Local

‘Right Track’ Links High Schoolers To Big St. Paul Summer Jobs

View Comments
(credit: CBS) Angela Davis
Angela Davis joined the station in 2006. Angela co-anchors the Sund...
Read More

Get Breaking News First

Receive News, Politics, and Entertainment Headlines Each Morning.
Sign Up
Today's Most Popular Video
  1. 4 Things To Know: Oct. 20, 2014
  2. Finding Minnesota: Natural Adventure Park At Briggs Farm
  3. The Lowdown: Pearl Jam, Gopher Homecoming
  4. Midday Headlines For 10/20
  5. Study: People Drink Less Soda When They See What It Takes To Walk Off

ST. PAUL, Minn. (WCCO) — Many say a summer job is a jumpstart to success. That’s why the U.S. Secretary of Labor Thomas Perez is coming to St. Paul Friday.

He’s getting a look at a program that the city launched to help high school students get work experience. It’s called Right Track, a partnership between the city, the school district and businesses.

Companies provide paid-summer internships for six to 10 weeks to high school students selected to participate. The students undergo training to prepare them for work environments.

Carlita Heard is a junior at Central High School and already has experience as a traffic and bridge engineer. Last summer, she had an internship in the city’s public works department.

“They were just so excited that I was there because I was just so young and eager to learn. They were just always, “Hey, come to my cube space, let me talk to you for a second,'” Heard said. “They would just show me their outline to their bridges.”

Thirty-seven employers in St. Paul – including Ecolab, Travelers Insurance and Xcel Energy – have stepped up to offer 95 professional internships this summer.
St. Paul Mayor Chris Coleman says he’s excited about the program. Last year, it was a pilot program, but Coleman says the feedback from students and employers was very promising.

“We have a huge problem with youth unemployment. Over a third of our kids don’t have summer jobs, or any kind of employment opportunity,” Coleman said.

The mayor says early exposure to careers will provide students with new and marketable skills, and likely boost enthusiasm in education.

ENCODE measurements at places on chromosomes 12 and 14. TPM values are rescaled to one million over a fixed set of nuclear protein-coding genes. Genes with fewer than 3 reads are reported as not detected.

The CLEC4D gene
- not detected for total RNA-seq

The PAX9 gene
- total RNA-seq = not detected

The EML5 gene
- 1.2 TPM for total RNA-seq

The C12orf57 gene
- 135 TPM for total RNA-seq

“The work that we do today to develop the future workforce is among our most important work, and so building that pipeline, getting kids into a situation where they can learn new skills and just basically kind of the rules of the workforce, are going to be critically important to the future,” he said.

Right Track is providing the students with Metro Transit passes so they can get to and from work. Carlita Heard is grateful the business community is giving teenagers a chance.

“As youth, we can take on and tackle those big tasks that are asked of us,” Heard said. “We’re capable of being in a professional environment, and doing the same thing as adults.”

When Labor Secretary Perez visits Friday, Heard will get to meet him and take part in a roundtable discussion about preparing young people for the workforce.
Mayor Coleman is giving him a tour of St. Paul College near downtown, where instructors provide IT training for the students in the program.

They’ve already selected their interns for this summer, but they are trying to spread the word about Right Track so that more students participate next year, and more companies step up to offer jobs.

The pay ranges between $7.25 and $13 an hour, depending on the type of work.

The professional internships are for high school juniors and seniors, but younger students can apply for other types of jobs.

Click here for more information.

View Comments
blog comments powered by Disqus
Follow

Get every new post delivered to your Inbox.

Join 1,902 other followers